Driving through the South Australian countryside I spotted a quince tree bowed down with fruit and decided to grab several of the bulbous, yellow orbs and make quince paste. Having never made quince paste before, but enjoyed it many times with cheese, I had little idea of the process involved and figured it couldn’t be that hard. After a bit of research I learned that the skill and technique required was minimal, however the time dedication was fairly excessive. The final result, although labor intensive, was and is delicious and if you are a fan of the sweet, ruby red jelly then this should definitely be on your to-do-list. I used four quinces, which has left me with enough quince paste to last a year and (if prepared correctly) will store for that long wrapped in cling film in the cupboard.
- 4 large quinces
- approx 1 kg (2.2 lb) sugar (total weight should be equal to cooked pulp)
- cheese platter and crackers to serve
To begin, wash, peel and core the quinces. Roughly chop and place in a heavy based saucepan. If you have some muslin cloth on hand, place the skins and core in the cloth and tie to form a bag. Place bag in saucepan. (I did not have any muslin, therefore did not use the skins and cores. It still turned out great.)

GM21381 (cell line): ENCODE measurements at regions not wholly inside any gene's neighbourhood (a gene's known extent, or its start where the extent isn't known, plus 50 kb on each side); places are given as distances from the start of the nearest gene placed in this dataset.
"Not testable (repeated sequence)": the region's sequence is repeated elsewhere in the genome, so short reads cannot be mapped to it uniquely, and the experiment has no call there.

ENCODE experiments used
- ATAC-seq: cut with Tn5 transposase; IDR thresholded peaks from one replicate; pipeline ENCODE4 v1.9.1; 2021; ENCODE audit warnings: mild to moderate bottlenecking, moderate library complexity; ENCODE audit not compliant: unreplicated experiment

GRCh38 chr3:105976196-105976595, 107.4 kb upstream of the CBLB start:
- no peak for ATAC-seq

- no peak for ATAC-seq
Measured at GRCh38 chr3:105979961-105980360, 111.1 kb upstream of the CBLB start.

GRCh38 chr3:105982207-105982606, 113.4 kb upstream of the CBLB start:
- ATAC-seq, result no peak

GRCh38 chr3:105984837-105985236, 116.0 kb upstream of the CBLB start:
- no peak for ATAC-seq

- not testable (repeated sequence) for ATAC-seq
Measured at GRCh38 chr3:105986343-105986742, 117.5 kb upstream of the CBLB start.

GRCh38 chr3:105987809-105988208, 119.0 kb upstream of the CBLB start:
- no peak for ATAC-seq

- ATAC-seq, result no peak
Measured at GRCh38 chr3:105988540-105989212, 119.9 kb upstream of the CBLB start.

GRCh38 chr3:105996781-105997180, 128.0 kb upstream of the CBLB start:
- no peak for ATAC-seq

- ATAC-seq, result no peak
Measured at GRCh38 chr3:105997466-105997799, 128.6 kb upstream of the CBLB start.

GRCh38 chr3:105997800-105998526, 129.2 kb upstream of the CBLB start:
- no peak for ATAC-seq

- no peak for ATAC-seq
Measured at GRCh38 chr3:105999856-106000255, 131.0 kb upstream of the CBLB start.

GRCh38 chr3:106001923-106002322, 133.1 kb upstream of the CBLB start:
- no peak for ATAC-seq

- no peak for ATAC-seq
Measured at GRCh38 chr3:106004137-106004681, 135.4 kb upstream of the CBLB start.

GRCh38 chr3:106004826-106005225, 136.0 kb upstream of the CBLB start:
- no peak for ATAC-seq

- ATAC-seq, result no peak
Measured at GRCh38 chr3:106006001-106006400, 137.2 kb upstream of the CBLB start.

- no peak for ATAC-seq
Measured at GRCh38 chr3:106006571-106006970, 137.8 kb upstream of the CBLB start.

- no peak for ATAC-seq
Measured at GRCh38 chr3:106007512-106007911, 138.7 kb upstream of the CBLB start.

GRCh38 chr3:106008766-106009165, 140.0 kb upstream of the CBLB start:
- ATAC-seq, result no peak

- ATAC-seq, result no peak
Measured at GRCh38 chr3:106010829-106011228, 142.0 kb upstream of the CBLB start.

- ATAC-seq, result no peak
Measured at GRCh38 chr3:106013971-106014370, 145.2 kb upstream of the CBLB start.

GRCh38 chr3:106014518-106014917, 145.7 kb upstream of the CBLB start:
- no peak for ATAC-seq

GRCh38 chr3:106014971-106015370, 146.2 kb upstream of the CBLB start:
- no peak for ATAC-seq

Cook, stirring over low heat until the sugar dissolves. Continue to cook over a low flame, stirring every 5-10 minutes until the paste is very thick and a deep, ruby red colour. At this stage a wooden spoon drawn through the paste will leave a distinct trail. This will take approximately 1 1/2 hours. Transfer the paste to a baking tray lined with greased baking paper and smooth out.
The next step is to dry out the paste, which will leave you with a firm, moisture free final product. You have several options to dry out the paste. If you have a fan forced oven you can turn the fan on with no temperature set and leave the paste in the oven over night. You could also set your oven to a low temperature, approximately 90°C (190°F) and leave the mixture in for several hours. Or leave in the sun for several hours, or an airing cabinet for a few days. Whichever method you choose the paste should be firm once cooled and not too moist or sticky. If you find it is still sticky, you can dry it for longer. Slice the dried quince paste into squares, wrap in cling film or baking paper and cling film and store in the fridge or cupboard until needed (it will last at least a year). Serve as an accompaniment to cheese on a platter or melt down and add to cakes and tarts.